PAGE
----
I’d like to interrupt this week’s refresh of Step 3 of Makeunder My Finances for another very helpful post. Since John and I are savers by nature, the only debt we have to our name is our mortgage. We pay off our credit cards every month, were extremely fortunate to have our parents pay for college (in addition to scholarships), and we paid for our new car in cash. It took a lot of hard work and discipline on ours and our parents’ parts, so I don’t take it for granted. This discipline is extremely freeing because we don’t have to be as strict with our budget. We know how much money is coming in, have automatic transfers set for savings and retirement, and have some extra wiggle room once the monthly bills are paid.
However, I know not everyone is in this place. Since I’ve never been in debt, I don’t feel like I have the authority to talk about it on Fiscally Chic. If you want to learn more about getting out of debt, I can recommend several blogs to you. I can also recommend the new book out by Eric Williams of Words of Williams.
It’s Your Money: What will you do with it? is out today, but Eric sent me a copy a few weeks ago to read and review. It’s a quick read and I probably could have knocked it out in one sitting if given the opportunity. The book is split into two parts. Part I is the backstory of how Eric and Kelsey accumulated almost $40K in debt and the lessons they learned along the way. If nothing else, this part of the book inspired me to never to get into debt. Conquering debt is more than just beating the numbers, there’s also an emotional aspect. And reading Eric and Kelsey’s story and desire to be out of debt before starting their family really hit home.
“We were making the sacrifice at that point in our lives (pre-kids) so we didn’t have to in the future. It was a hard lesson, but one certainly worth the effort. [I]t built character. It certainly wasn’t easy, but nothing worth the effort ever is. At one point Kelsey was really sad that I had to miss our twin nieces’ birthday party because I had to work during Memorial Day weekend. I remember telling Kelsey (in one of those grab-her-close kind of moments you see in movies) that I was missing out on the party now so I don’t have to miss out on our own kids’ birthdays in the future.”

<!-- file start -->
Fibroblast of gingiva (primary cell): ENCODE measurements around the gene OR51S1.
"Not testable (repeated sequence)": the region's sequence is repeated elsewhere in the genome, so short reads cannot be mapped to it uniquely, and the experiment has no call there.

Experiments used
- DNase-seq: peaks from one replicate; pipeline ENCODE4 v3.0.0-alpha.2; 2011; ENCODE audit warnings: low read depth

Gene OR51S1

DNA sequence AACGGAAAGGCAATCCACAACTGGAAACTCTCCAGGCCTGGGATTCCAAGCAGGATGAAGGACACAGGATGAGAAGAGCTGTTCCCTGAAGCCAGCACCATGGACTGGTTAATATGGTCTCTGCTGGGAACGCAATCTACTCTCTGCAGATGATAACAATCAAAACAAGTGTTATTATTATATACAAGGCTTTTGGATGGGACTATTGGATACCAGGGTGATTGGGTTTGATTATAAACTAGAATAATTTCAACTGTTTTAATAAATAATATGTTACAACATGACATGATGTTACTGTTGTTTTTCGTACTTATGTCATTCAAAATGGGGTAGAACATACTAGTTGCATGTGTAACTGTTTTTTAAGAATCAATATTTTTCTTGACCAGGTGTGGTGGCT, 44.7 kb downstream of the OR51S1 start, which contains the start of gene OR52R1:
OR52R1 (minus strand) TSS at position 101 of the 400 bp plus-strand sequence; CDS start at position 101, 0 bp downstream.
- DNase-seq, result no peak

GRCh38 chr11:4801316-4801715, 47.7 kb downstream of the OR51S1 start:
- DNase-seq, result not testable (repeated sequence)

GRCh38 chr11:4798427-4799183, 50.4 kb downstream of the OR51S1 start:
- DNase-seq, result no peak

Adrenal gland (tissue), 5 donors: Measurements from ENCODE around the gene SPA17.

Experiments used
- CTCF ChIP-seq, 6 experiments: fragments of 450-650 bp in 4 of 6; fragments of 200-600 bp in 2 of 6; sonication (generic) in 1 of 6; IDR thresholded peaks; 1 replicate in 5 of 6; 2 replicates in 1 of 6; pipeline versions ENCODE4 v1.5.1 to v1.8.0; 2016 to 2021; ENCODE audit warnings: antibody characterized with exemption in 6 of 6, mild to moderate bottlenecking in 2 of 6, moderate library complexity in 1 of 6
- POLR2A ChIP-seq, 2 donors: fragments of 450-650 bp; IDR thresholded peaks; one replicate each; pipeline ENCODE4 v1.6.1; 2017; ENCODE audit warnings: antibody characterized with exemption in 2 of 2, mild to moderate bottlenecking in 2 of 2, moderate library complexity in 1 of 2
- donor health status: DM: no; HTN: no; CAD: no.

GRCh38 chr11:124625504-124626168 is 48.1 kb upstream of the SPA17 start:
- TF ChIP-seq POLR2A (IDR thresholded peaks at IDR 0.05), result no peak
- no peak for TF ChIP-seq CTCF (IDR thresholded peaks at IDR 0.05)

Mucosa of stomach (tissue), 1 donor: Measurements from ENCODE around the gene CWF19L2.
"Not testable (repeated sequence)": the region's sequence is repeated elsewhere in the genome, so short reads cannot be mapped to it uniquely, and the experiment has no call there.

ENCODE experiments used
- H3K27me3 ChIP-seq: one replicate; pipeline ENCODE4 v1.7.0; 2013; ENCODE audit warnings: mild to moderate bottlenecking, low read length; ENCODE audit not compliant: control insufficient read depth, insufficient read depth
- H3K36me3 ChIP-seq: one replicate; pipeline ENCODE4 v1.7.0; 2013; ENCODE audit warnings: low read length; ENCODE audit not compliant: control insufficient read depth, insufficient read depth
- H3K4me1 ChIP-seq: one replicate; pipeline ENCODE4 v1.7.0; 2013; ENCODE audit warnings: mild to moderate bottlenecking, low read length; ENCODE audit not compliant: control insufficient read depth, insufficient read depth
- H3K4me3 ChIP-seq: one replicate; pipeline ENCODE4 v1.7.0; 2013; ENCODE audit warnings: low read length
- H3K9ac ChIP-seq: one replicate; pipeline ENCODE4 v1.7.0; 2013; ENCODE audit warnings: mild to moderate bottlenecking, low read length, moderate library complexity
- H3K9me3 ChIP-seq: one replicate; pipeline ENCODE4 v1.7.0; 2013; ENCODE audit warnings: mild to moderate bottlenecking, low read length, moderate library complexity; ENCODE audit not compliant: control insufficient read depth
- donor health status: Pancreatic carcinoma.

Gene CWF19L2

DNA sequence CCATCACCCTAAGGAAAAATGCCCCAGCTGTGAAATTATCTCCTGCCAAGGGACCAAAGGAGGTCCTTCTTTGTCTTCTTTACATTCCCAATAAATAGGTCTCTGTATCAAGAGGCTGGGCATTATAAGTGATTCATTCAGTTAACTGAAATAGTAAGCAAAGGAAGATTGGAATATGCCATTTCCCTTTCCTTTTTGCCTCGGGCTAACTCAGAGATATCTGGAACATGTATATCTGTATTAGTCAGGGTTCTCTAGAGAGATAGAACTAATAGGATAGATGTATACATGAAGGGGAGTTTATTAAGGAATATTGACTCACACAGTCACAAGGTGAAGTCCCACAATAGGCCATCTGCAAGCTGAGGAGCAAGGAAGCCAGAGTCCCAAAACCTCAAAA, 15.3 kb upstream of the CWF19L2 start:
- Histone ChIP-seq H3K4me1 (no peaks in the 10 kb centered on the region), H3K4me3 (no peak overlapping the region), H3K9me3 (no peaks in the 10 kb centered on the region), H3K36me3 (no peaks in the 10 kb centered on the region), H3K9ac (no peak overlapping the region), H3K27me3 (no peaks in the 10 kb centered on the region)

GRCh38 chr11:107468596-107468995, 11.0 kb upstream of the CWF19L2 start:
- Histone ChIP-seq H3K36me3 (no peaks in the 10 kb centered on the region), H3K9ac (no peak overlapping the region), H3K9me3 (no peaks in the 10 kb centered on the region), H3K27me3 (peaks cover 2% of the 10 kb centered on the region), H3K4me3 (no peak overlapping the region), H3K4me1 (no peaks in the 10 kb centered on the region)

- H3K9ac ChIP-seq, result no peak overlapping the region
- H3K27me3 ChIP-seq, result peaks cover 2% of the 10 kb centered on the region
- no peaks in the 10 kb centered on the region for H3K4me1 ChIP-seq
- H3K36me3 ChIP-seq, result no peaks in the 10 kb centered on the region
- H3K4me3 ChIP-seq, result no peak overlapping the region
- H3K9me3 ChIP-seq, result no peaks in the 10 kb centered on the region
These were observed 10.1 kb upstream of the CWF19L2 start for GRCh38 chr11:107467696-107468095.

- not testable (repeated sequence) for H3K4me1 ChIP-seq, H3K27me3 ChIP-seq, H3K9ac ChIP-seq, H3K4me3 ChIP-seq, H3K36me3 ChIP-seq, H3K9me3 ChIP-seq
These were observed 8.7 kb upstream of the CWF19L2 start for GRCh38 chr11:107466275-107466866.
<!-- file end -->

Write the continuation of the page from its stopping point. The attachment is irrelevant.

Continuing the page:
Eric dedicated this book to their daughter Rooney, who inspired them to get their financial act together and start creating a legacy for our family. Now that Monica is here, we want to do everything possible to make sure she’s taken care of and that we can be at her soccer games, piano recitals, or whatever other activities she decides to pursue.
Part II of the book offers practical action steps to help you get a handle on your own finances and start developing a plan to help you achieve your goals. If you’re working on getting out of debt (student loans, credit card overspending, or whatnot); this part of the book is definitely for you. Eric walks you through creating your first budget (or spending plan), paying off debt, and offers tips on keeping your budget going.
Eric and Kelsey were able to conquer their debt in 23 months. And this wasn’t due to inheriting a small fortune or winning the lottery. They did it on average salaries with lots of hard work, sacrifices, and discipline when it came to managing their money. That’s not to say they didn’t have a little fun along the way. Eric encourages building some fun into your budget each month, be it going out to dinner, catching a movie, or purchasing a celebratory item once a large financial goal is reached.
It’s Your Money can be purchased directly from Eric and Kelsey’s blog, Words of Williams. There are some extra perks if you buy today (8/29/13), so you’ll definitely want to check out their book release post. It’s Your Money is available on Amazon as an eBook and in paperback.